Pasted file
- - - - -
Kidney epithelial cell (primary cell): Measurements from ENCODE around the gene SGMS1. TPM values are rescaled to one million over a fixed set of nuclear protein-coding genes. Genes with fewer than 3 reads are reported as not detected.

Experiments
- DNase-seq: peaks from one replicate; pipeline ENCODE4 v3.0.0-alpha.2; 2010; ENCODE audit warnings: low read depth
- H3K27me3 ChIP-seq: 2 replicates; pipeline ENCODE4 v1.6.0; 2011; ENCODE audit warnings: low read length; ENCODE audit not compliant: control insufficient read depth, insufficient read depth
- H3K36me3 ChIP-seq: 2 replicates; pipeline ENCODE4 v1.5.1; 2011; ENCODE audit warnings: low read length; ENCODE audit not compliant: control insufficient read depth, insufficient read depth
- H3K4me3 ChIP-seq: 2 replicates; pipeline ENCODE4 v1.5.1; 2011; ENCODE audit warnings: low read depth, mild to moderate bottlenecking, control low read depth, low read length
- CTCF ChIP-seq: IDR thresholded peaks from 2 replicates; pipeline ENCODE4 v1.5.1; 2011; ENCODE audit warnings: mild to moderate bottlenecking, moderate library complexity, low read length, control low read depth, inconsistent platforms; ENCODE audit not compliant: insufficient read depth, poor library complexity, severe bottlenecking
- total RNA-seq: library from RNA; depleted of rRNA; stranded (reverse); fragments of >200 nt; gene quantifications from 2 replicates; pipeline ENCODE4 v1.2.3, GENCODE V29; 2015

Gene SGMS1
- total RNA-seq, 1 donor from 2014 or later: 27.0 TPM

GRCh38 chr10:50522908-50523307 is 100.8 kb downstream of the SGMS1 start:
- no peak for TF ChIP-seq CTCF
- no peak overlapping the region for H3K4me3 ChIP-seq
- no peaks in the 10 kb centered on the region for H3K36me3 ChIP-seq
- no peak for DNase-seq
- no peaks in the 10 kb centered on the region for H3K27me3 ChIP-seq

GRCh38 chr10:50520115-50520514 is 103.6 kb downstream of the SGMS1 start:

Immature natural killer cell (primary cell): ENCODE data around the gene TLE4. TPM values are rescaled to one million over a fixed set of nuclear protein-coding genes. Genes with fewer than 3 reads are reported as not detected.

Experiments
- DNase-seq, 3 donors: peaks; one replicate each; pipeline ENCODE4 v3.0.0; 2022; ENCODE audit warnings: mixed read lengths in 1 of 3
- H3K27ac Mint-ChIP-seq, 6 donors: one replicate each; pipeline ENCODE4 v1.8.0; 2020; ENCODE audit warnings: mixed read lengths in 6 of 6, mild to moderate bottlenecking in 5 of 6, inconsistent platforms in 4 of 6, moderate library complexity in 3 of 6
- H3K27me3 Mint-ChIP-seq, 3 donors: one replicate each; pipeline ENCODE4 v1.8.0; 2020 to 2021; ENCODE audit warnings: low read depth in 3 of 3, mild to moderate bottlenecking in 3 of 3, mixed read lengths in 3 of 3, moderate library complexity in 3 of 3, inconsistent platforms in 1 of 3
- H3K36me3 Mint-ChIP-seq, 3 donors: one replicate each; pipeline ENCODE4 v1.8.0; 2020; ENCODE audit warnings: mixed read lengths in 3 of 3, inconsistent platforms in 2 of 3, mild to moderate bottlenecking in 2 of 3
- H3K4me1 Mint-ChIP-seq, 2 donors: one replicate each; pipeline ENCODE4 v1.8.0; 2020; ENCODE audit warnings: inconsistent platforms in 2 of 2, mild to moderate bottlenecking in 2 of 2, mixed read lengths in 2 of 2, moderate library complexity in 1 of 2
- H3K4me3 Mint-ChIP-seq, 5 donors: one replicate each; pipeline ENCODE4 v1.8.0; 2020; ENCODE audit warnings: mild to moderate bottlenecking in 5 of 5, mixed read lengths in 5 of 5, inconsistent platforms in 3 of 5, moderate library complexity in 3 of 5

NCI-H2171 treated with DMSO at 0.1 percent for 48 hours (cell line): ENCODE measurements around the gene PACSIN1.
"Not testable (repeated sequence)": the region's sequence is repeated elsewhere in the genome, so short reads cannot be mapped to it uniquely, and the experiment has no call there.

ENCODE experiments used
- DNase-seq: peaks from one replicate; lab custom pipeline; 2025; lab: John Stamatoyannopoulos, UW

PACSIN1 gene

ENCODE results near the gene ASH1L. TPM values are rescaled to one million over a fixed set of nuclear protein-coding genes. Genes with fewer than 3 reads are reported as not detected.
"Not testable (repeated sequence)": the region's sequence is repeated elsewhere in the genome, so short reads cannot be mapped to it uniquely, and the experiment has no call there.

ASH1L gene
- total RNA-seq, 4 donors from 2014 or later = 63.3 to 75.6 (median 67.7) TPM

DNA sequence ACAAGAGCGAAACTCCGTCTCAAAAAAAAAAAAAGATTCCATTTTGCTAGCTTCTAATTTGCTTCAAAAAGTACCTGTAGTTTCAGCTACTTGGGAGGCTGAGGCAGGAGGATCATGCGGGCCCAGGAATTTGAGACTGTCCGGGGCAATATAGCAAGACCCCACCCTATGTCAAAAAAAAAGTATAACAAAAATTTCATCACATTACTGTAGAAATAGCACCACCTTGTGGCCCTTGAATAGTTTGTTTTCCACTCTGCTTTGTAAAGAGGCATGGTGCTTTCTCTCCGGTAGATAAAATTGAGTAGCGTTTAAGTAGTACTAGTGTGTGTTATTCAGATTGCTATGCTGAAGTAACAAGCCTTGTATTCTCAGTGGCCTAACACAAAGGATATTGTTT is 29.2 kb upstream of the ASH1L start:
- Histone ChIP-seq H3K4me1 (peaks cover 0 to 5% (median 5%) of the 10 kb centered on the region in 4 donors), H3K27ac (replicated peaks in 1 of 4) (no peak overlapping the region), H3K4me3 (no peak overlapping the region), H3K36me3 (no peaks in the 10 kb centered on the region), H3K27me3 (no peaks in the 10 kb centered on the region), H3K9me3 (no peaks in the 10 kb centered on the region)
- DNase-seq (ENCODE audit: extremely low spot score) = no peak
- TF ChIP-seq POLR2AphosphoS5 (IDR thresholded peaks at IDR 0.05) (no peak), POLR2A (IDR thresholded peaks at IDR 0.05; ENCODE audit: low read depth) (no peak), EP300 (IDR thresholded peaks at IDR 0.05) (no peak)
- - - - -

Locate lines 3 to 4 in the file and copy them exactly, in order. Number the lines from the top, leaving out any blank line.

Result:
- DNase-seq: peaks from one replicate; pipeline ENCODE4 v3.0.0-alpha.2; 2010; ENCODE audit warnings: low read depth
- H3K27me3 ChIP-seq: 2 replicates; pipeline ENCODE4 v1.6.0; 2011; ENCODE audit warnings: low read length; ENCODE audit not compliant: control insufficient read depth, insufficient read depth